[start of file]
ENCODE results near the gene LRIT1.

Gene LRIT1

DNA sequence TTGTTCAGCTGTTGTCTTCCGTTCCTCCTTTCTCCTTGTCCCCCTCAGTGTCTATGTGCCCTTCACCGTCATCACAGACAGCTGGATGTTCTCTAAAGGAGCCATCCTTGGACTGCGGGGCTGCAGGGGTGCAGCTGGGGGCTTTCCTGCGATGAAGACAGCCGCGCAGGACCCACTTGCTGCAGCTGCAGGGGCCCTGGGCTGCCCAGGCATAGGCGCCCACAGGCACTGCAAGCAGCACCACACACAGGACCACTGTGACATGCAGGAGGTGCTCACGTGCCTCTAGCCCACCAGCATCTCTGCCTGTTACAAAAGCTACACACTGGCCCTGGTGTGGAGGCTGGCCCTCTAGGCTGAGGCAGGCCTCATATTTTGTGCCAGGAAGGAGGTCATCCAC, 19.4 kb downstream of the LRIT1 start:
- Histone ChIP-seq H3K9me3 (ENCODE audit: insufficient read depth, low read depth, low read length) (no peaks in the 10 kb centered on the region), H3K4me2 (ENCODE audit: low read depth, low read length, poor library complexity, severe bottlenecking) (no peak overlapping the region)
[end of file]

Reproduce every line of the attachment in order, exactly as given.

ENCODE results near the gene LRIT1.

Gene LRIT1

DNA sequence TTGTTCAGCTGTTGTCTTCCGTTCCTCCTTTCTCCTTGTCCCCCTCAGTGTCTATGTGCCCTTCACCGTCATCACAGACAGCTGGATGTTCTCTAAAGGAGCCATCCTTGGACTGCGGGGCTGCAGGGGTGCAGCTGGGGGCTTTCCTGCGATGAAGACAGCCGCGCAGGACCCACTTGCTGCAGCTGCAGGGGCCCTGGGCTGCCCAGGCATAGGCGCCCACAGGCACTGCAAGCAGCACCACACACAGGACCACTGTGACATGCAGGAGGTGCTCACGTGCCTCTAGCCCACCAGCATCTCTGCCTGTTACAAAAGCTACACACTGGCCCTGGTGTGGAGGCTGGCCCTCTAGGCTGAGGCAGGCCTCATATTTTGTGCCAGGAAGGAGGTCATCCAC, 19.4 kb downstream of the LRIT1 start:
- Histone ChIP-seq H3K9me3 (ENCODE audit: insufficient read depth, low read depth, low read length) (no peaks in the 10 kb centered on the region), H3K4me2 (ENCODE audit: low read depth, low read length, poor library complexity, severe bottlenecking) (no peak overlapping the region)